Thursday, June 28, 2007

How to fix immigration

When someone tells you it can't be done, you have a few options. You can listen to them, and give up. You can try it anyway, and "Damn the torpedoes!" Or, you can do the third thing -- look back and learn from history.

When it comes to that, I opt for the third option.

George W. Bush isn't the first Republican president to face a full-blown immigration crisis on the US-Mexican border.

Fifty-three years ago, when newly elected Dwight Eisenhower moved into the White House, America's southern frontier was as porous as a spaghetti sieve. As many as 3 million illegal migrants had walked and waded northward over a period of several years for jobs in California, Arizona, Texas, and points beyond.

President Eisenhower cut off this illegal traffic. He did it quickly and decisively with only 1,075 United States Border Patrol agents - less than one-tenth of today's force. The operation is still highly praised among veterans of the Border Patrol.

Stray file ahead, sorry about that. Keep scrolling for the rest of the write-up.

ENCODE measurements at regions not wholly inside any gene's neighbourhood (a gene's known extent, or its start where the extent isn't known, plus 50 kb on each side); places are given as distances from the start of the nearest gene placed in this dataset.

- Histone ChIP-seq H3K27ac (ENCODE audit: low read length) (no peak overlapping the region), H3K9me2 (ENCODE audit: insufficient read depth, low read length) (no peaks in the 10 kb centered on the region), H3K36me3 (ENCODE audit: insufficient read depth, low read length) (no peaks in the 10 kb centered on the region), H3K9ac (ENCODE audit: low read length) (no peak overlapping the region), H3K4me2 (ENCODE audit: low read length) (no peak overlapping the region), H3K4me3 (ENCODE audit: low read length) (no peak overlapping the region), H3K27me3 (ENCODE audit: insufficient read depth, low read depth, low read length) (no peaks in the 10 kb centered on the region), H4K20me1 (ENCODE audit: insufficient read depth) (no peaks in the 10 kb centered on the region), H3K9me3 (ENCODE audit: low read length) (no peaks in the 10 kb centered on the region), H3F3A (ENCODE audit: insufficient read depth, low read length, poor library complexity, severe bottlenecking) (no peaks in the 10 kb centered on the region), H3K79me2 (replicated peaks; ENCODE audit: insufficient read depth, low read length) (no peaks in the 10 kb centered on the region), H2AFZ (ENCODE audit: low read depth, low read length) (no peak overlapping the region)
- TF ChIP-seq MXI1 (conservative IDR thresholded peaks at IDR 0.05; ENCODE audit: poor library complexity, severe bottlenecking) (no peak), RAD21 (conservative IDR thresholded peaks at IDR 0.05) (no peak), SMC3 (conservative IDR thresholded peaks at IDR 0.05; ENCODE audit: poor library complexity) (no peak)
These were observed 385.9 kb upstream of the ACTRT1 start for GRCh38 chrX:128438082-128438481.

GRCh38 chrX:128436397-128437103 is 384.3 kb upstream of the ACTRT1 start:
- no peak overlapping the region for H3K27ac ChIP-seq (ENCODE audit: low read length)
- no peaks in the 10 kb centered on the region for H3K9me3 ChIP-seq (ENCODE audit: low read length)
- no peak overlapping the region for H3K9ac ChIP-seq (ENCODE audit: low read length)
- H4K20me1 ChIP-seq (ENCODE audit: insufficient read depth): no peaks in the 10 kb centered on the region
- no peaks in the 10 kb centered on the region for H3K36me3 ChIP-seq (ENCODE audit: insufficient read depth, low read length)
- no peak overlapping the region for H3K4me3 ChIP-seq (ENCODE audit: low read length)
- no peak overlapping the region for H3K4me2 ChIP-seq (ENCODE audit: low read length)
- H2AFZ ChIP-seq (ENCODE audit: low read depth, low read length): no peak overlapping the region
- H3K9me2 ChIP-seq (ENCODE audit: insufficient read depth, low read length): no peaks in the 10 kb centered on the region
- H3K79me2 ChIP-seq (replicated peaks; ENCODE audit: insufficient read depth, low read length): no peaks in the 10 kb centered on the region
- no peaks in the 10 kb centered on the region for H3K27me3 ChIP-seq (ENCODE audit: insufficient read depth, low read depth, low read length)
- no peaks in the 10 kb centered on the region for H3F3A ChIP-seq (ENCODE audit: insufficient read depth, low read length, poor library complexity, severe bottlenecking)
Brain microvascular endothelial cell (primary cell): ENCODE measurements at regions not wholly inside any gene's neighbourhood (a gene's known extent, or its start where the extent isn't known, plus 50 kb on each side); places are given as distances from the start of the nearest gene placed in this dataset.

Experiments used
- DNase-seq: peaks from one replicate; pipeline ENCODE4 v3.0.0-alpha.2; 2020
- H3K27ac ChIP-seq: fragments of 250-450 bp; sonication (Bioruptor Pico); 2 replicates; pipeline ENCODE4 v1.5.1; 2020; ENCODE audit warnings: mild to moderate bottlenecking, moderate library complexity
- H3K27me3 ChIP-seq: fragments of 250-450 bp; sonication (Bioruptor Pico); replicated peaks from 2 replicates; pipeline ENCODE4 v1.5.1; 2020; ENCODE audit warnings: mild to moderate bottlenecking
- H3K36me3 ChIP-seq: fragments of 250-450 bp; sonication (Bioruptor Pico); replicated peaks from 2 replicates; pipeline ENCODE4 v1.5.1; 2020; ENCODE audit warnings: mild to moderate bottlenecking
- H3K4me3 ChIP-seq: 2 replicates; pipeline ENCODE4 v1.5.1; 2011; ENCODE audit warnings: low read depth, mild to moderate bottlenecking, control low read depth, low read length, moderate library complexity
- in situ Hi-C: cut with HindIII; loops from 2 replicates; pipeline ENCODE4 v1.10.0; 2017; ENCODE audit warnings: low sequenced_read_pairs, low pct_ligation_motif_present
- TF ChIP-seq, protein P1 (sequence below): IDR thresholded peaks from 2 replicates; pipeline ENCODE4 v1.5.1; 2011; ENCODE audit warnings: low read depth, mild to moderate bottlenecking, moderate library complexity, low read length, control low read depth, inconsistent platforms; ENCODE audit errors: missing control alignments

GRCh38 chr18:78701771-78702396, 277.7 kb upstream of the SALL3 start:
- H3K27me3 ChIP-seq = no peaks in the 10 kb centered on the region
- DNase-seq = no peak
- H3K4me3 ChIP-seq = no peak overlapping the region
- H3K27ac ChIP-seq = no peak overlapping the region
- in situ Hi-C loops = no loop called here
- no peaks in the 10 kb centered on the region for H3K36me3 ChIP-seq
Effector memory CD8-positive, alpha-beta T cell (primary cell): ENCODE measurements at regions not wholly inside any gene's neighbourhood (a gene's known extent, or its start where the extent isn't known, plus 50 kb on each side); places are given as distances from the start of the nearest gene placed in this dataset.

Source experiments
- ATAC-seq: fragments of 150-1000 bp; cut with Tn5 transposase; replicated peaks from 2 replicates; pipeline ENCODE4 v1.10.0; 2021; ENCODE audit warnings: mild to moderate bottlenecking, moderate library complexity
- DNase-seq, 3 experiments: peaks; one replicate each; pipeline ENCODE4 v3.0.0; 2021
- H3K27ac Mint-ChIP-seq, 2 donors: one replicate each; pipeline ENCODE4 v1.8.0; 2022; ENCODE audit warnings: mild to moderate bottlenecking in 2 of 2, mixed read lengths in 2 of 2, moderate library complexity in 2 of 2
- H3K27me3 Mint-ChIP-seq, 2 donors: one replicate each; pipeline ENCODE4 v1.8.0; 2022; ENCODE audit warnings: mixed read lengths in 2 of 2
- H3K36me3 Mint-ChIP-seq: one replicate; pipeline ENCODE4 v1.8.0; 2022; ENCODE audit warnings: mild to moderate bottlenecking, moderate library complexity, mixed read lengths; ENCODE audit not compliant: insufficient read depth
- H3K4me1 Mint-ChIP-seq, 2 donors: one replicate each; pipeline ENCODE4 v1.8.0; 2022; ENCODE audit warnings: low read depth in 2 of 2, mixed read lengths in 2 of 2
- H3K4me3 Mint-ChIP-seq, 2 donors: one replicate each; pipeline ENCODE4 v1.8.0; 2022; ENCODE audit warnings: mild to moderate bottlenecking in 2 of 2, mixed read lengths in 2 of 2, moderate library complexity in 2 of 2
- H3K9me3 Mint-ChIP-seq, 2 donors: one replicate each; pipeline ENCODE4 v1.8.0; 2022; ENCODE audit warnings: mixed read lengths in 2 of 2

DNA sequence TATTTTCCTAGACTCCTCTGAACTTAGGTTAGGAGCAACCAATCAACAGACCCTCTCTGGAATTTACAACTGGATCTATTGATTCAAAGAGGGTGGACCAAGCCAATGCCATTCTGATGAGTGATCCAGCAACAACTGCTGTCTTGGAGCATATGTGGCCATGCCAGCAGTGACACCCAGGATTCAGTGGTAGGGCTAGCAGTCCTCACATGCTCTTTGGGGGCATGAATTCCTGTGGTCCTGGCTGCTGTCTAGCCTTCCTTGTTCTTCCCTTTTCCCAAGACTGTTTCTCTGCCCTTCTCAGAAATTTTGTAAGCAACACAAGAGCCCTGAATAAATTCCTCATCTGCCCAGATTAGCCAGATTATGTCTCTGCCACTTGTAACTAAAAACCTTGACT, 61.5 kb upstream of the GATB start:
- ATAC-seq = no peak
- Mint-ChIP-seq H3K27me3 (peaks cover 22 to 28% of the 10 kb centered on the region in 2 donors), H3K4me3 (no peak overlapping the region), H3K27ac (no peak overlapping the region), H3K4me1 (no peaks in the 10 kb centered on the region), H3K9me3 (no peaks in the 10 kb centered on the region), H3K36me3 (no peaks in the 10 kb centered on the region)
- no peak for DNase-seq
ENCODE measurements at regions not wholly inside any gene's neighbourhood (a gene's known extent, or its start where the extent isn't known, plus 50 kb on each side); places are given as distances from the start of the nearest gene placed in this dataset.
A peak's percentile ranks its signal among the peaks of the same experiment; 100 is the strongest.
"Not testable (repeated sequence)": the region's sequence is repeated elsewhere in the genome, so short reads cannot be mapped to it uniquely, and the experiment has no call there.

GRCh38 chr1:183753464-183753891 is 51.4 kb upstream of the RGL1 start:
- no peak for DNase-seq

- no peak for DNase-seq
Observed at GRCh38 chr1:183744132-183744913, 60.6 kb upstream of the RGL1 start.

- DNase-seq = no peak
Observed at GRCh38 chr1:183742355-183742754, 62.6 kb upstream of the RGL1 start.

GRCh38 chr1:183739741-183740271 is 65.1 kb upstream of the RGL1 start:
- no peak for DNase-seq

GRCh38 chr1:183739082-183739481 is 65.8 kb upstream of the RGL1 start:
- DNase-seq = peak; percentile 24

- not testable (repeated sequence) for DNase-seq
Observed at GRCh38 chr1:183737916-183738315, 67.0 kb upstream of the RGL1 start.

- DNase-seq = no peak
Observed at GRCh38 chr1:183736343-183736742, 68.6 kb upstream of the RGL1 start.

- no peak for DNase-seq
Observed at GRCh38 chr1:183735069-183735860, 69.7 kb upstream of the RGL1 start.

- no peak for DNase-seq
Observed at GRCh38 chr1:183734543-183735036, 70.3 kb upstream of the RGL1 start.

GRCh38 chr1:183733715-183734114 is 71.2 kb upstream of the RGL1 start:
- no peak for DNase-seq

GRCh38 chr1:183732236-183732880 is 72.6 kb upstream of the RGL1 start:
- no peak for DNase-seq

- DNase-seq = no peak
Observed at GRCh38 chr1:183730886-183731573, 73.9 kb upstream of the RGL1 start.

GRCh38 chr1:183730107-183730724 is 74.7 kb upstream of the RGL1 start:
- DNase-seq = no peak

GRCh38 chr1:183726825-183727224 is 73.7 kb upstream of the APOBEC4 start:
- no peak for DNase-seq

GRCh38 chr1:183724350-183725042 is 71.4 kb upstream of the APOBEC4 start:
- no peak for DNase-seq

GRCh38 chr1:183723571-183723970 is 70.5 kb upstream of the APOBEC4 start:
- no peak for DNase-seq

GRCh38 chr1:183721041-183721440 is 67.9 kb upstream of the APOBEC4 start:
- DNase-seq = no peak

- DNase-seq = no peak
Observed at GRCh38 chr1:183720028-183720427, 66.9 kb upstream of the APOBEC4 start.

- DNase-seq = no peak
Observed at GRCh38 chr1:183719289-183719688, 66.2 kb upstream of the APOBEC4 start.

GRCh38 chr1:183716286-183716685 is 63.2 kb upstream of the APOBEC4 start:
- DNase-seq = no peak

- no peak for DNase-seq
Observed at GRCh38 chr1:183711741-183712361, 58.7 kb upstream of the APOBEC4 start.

How did he do it? How did he fight the "entrenched bureaucracy," described thus by Dafydd:
Civil Service laws were deliberately constructed to prevent civil servants from being fired, replaced, demoted, promoted, threatened, bullied, or forced to do anything. The best you can do is cajole them, bribe them, or slowly -- over many years -- attrit the worst ones.
He fought them by placing a retired general over the INS, Gen. "Jumpin' Joe" Swing, who moved the long-term and uncooperative civil servants away from open-border supporters in the legislature (such as Lyndon Johnson) thus severing the political ties that prohibited them from doing their jobs. He then swept the country, beginning in California, capturing illegals with a goal rate of 1,000 a day. With 750 agents. They caught 50,000 in about two months in California and Arizona, with an impact factor of roughly ten times that, as many illegals fled.

They then took these illegals and dumped them back in Mexico. Not five feet from the border, where they can come back, but deep in Mexico, by using trains and buses to put them far, far away from us. Tens of thousands were transported by the Emancipation and the Mercurio to Vera Cruz, 500 miles from the border.

And you know what? It worked.

If 750 agents can be the driving force behind deporting nearly one million illegals in three months, then surely our current force of approximately 10,000 can deport 12 million in a year!

So the next time someone talks about how it can't be done, make sure you exercise the best of your three options!